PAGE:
[tutorials & resource material arranged by topic
 
Class Table
Objective, Materials, Stuff To Review Before This Activities,
Procedure, Rectangle, Parallelogram, Triangle, Trapezoid, Circle,
On the Overhead


Objective
To prove each of the area formulas by paper folding and/or cutting.

Materials
  • a pair of scissors,
  • a ruler,
  • a pencil,
  • a sheet of rectangular paper for each of the following formulas: parallelogram, trapezoid, triangle,
  • a waste paper bag or basket,
  • a set of circluar papers for instructor use

Stuff To Review Before This Activities

      Point out that opposite sides of a rectangle are parallel.

      Review at least as much about area as is discussed in rectangle, below.


Procedure
      Review area, area of a rectangle, properties of a rectangle such as parallel opposite sides and right angles.
 
      These proofs need not be done at the same time. Each time one is done however, it is important to review the definition of area as the number of square units and to remind students that the reason "length times width" or "base times height" yields area is because it supplies the number of squares covered.
 
      The rectangle must be discussed before the parallelogram.
 
      The rectangle must be discussed before the triangle.
 
      The rectangle and the parallelogram must be done before the trapezoid.
 

Rectangle
      Understanding why the area of a rectangle is base time height is the key to understanding each of these paper-folding proofs of area.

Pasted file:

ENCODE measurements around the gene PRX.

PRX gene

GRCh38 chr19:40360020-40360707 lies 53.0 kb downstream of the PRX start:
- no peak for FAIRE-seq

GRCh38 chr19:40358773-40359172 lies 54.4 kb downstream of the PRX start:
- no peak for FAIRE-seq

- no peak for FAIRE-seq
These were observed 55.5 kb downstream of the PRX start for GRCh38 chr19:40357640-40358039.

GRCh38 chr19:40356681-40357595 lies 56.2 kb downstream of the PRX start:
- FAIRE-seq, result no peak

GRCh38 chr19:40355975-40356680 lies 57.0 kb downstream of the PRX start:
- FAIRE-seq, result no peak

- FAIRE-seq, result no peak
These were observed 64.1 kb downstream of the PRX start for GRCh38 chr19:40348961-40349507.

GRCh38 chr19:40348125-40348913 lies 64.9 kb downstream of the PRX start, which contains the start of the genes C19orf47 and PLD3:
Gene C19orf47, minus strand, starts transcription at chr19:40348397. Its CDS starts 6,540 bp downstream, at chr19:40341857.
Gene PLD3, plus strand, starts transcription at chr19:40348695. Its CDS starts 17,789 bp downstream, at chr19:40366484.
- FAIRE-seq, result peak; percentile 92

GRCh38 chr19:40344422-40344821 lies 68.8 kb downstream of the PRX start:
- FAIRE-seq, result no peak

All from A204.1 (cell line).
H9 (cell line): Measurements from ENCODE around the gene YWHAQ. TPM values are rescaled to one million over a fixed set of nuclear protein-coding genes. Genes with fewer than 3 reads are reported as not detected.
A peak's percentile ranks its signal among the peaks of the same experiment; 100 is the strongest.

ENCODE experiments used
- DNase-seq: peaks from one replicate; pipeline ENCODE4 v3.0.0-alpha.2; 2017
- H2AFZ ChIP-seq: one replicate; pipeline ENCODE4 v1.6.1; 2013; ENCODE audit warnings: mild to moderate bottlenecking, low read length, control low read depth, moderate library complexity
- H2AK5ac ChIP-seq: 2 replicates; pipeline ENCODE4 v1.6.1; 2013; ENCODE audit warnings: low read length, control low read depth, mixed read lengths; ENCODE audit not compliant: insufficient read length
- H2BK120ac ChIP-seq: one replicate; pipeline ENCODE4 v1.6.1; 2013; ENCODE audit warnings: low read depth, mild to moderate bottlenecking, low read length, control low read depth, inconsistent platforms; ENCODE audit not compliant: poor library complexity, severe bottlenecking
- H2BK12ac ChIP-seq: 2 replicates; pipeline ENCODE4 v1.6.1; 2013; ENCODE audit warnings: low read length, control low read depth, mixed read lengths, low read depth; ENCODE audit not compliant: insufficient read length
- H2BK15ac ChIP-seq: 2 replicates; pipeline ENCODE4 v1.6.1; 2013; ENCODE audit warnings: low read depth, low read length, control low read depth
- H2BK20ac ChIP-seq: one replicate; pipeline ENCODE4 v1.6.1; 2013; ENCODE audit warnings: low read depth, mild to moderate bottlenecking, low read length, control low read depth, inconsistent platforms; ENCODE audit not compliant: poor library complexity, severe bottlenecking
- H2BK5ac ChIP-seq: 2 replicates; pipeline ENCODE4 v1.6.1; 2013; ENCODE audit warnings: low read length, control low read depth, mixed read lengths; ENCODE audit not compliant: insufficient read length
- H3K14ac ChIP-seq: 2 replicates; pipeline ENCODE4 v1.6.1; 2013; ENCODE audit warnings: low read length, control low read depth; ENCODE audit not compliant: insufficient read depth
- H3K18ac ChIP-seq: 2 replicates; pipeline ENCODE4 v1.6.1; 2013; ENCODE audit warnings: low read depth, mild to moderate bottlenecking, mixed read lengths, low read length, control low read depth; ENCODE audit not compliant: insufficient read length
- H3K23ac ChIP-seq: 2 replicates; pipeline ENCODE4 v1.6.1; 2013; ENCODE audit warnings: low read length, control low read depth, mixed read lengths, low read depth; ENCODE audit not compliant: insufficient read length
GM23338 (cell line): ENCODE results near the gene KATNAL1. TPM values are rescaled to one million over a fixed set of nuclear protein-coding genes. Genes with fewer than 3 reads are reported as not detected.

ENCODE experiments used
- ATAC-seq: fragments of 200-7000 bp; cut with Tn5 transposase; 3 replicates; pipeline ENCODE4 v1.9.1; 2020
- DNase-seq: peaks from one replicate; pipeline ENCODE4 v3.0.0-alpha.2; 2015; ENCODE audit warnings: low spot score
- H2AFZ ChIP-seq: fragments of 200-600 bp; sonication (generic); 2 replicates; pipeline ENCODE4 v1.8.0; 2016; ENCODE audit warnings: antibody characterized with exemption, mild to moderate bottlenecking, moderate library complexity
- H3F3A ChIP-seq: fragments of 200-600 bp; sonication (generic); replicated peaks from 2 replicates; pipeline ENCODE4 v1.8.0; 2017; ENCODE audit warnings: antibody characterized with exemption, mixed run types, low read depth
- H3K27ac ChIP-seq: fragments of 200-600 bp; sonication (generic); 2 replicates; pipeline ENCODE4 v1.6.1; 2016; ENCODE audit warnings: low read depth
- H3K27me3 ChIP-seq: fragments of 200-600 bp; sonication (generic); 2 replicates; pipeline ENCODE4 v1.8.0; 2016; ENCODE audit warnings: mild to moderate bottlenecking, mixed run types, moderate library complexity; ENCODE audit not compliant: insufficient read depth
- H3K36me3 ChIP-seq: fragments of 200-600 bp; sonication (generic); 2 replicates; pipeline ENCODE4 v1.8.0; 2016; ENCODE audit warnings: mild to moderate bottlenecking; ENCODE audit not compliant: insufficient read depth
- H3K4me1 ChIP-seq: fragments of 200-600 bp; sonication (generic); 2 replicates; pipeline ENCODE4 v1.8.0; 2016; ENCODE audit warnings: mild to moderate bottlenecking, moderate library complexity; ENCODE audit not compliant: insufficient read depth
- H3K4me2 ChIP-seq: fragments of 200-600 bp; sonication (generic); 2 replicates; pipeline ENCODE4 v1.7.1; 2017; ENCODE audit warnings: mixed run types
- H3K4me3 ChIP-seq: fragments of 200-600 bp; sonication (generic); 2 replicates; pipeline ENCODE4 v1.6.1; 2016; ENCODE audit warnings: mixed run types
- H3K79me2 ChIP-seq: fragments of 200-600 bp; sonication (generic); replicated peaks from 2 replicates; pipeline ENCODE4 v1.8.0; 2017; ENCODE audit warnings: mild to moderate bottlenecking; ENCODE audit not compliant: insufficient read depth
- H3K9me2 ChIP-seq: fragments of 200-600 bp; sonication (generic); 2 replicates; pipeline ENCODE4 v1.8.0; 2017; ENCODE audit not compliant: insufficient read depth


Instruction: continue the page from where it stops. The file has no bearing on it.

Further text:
Area means number of square units.
 
      To compute the area, one must find the number of squares.
 
      The base is the number of squares across the "bottom".
 
      The height is the number of squares "high."
 
      The base times the height is the number of squares, the area.
 

Parallelogram
Make the Parallelogram
      Make a parallelogram from a rectangular sheet of paper in the following way:
 
1st: On one edge, mark an arbitrary point A and draw a line segment to the indicated opposite vertex.
 
2nd: Repeat this on the opposite edge: mark point A on the edge parallel to the edge with A already marked on it so that the distance from the edges are the same. Again draw a line segment from A to the indicated opposite vertex.
 
3rd: Cut the paper on the line segment.
 
4th: Throw away the extra pieces of paper (the shaded triangles of the picture above).
 
Demonstrate A = bh

Trapezoid
Make the Trapezoid
      Make a trapezoid from a rectangular sheet of paper in the following way:
 
1st: On one edge, mark an arbitrary points A and B and draw line segments to indicated opposite vertices.
 
2nd: Cut the paper on the line segment.
 
3rd: Throw away the extra pieces of paper (the shaded triangles of the picture above).
 
Demonstrate A = (½)h(b1 + b2)

Triangle

DON'T THROW ANYTHING AWAY!

     
  Your goal is to create one "center triangle" (shown in white) and two other triangular pieces (shown in gray). You need each of these triangular pieces to prove the area of a (white) triangle is half the area of a (original piece of paper) rectangle with the same base and height.
 
1st: On one edge, mark an arbitrary point A and draw a line segments to each of the opposite vertices.
 
2nd: Cut the paper on the line segments. SAVE EACH OF THE THREE TRIANGULAR PIECES.
 
 
Demonstrate A = (½)bh

On the Overhead
      Linked here is a template of the material I use to present areas of this page in a quicker format.
 
      Below is instructions on cutting and using clothing snaps to create the pivots needed.




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